Friday, June 25, 2010

Can you slow it down, please?


Annie is 4 1/2 years old.  I just don't know how that happened.  Didn't I just bring her home from the hospital last year?  I need for time to slow down!

We found out we were having a girl pretty early in the pregnancy.  Everything was going great until I hit 23 weeks.  I went in for a normal ultra sound and my life was quickly changed.  For some reason, Annie had already "dropped" and I was 3 centimeters dilated.  As you all know, 23 week babies are not given a good chance of survival.  I was in complete shock.  I was sent over to the hospital to wait for what would be my new perinatologist to visit.  With two steroid shots for her lungs and a very strict bed rest to be enforced by my family, I was allowed to go home.  While I was there, I began preparing myself for the "what if's" that I was facing.  How on earth would I be able to keep this baby inside me for 17 more weeks?  How would I take care of my Max?  What if she didn't live? 
We started making "mini-goals."  First goal was to get me to 26 weeks.  Then it was to get to 28.  Then, 30 and so on.  The days went by very slowly.  I spent most of my days watching the Food Network.  This was actually cruel and unusual punishment for a woman that could not get up and cook AND who happened to have gestational diabetes.  I went to the doctor (or my amazing midwife) once or twice a week.  It is awfully sad that I looked forward to the days when I could get out of the house (to get poked and prodded).  I had many high level ultra sounds.  With each week that passed, my heart began to beat again.  I was in and out of the hospital (in labor) 5 times before Annie entered this world.  Amazingly enough, I made it to 32 weeks and 5 days.  It was a scary delivery.  I had a placenta abruption.  No epidural.  LOTS of pain that I swore I would NEVER go through again. And she wasn't breathing when she arrived.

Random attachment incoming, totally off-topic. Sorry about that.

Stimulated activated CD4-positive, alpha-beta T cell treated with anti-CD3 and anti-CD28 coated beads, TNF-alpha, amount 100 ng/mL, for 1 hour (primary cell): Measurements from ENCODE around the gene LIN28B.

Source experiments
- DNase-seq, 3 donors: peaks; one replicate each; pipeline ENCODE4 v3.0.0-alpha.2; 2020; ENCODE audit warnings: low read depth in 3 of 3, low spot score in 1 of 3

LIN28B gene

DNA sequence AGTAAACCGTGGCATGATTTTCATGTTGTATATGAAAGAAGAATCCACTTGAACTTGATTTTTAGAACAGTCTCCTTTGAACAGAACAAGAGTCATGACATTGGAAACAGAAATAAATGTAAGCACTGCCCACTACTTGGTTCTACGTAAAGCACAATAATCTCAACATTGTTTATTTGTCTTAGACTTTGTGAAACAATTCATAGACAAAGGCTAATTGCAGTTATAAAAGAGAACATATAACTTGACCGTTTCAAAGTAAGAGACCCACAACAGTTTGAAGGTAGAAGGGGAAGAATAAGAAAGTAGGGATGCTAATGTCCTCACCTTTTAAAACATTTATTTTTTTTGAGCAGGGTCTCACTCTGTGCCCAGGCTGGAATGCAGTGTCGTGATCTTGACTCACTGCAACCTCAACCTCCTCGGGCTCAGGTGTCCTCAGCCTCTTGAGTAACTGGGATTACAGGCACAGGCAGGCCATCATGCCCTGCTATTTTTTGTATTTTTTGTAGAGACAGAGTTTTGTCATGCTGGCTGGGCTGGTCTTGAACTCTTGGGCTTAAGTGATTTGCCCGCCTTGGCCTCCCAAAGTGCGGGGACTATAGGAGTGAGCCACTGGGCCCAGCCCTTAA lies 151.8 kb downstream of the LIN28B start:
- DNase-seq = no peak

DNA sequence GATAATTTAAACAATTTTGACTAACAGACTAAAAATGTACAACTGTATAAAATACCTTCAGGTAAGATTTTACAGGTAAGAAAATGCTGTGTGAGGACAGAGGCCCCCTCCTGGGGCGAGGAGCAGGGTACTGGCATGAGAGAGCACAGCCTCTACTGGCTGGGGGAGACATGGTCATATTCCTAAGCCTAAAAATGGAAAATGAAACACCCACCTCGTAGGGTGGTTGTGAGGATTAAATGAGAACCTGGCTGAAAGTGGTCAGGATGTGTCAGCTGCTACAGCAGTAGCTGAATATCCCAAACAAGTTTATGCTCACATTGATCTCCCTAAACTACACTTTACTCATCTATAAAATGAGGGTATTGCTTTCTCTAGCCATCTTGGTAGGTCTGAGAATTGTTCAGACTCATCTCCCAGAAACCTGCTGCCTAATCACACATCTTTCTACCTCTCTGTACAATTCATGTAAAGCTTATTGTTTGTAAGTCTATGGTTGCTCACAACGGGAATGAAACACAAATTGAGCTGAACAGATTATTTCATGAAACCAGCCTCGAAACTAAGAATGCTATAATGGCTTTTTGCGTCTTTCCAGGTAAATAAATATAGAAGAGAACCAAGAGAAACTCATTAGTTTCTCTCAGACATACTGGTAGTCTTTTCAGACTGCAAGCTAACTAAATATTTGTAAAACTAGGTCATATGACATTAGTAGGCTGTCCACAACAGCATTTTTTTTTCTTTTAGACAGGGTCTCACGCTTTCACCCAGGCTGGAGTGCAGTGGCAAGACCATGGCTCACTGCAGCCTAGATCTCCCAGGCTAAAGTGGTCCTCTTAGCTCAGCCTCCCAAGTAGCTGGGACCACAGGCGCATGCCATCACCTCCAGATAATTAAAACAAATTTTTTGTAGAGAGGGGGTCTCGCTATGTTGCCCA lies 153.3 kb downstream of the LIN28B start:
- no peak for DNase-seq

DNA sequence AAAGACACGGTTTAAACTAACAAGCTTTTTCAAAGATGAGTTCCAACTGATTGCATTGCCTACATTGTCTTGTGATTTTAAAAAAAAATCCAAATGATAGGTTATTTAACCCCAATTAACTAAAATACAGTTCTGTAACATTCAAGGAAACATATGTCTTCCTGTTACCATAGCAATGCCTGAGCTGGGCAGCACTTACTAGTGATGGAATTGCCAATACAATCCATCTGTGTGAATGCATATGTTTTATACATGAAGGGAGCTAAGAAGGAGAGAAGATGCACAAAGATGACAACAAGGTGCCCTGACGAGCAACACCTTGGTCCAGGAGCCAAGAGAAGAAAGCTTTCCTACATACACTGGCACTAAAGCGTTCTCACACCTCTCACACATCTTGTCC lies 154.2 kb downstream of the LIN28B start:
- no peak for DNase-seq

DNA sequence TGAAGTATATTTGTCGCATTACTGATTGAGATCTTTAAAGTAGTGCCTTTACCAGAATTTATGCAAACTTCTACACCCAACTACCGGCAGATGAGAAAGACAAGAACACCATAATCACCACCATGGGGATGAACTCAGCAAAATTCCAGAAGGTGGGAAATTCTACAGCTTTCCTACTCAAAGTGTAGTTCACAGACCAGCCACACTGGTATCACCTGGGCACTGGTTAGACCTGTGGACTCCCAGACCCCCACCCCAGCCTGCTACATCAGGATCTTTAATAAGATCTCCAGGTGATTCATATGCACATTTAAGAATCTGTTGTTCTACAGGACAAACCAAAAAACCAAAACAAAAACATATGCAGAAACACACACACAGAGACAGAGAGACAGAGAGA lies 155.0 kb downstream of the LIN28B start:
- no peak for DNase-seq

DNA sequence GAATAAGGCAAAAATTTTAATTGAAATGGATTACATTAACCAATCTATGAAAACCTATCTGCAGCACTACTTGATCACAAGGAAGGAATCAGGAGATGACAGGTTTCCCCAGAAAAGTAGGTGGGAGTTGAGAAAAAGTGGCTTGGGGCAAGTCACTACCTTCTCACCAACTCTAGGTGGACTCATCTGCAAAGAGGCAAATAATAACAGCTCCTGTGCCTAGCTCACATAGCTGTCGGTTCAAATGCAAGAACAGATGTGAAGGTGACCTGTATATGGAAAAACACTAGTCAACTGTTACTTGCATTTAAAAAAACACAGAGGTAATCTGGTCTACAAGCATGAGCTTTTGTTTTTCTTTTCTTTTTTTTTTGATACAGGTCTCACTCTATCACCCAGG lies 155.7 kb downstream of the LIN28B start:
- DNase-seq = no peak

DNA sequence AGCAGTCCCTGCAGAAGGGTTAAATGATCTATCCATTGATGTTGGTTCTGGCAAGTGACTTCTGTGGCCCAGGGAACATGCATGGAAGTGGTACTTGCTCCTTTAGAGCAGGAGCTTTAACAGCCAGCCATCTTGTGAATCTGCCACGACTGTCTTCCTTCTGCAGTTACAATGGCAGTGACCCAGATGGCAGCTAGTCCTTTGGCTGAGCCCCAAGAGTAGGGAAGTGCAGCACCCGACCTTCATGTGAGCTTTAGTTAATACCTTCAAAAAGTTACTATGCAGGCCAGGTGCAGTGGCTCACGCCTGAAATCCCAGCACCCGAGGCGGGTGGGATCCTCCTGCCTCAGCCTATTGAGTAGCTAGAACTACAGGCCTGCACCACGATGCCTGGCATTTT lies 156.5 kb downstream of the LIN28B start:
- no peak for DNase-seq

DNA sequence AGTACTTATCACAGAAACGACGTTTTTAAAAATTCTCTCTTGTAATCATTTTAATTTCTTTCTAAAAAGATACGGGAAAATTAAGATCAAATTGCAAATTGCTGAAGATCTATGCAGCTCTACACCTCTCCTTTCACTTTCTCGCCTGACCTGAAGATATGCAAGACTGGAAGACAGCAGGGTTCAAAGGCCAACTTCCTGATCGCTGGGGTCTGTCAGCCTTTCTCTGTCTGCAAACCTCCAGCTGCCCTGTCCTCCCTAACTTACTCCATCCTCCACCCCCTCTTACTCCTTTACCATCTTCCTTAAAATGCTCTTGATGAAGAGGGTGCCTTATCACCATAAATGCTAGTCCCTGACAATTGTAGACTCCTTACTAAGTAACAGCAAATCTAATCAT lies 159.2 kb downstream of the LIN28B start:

The NICU is a sad place.  Even though many, many babies are there for a short time and go home to live normal, happy lives, it is just sad.  No one wants to see their sweet baby with IV's, feeding tubes, and vents to help them breathe. 
*On a side note, those doctors and nurses are a true gift from God.  What a hard job they have!  They not only take care of babies as small as 1 pound 2 ounces (this was the baby next to Annie), but they take care of the emotional (nutso) mothers.  They are better than I am.*

Finally, after 16 LONG days in the NICU, I brought my platinum blonde Annie home. 

She was so tiny (4 pounds, 8 ounces).  I would look at her in her MASSIVE crib and wonder how they let me bring home something so tiny and fragile.  How could they trust me to take care of her?   Had they met me?  I was seriously unstable at the time...drop of hormones and shingles will do that to you. 

Annie means the world to us.  I wish I could keep her "little" forever.


  1. Wow Lorri.. I cannot imagine. She is precious.. then and now!!

  2. Such a hard pregnancy, but such a wonderful ending. Thanks for sharing, Lorri.


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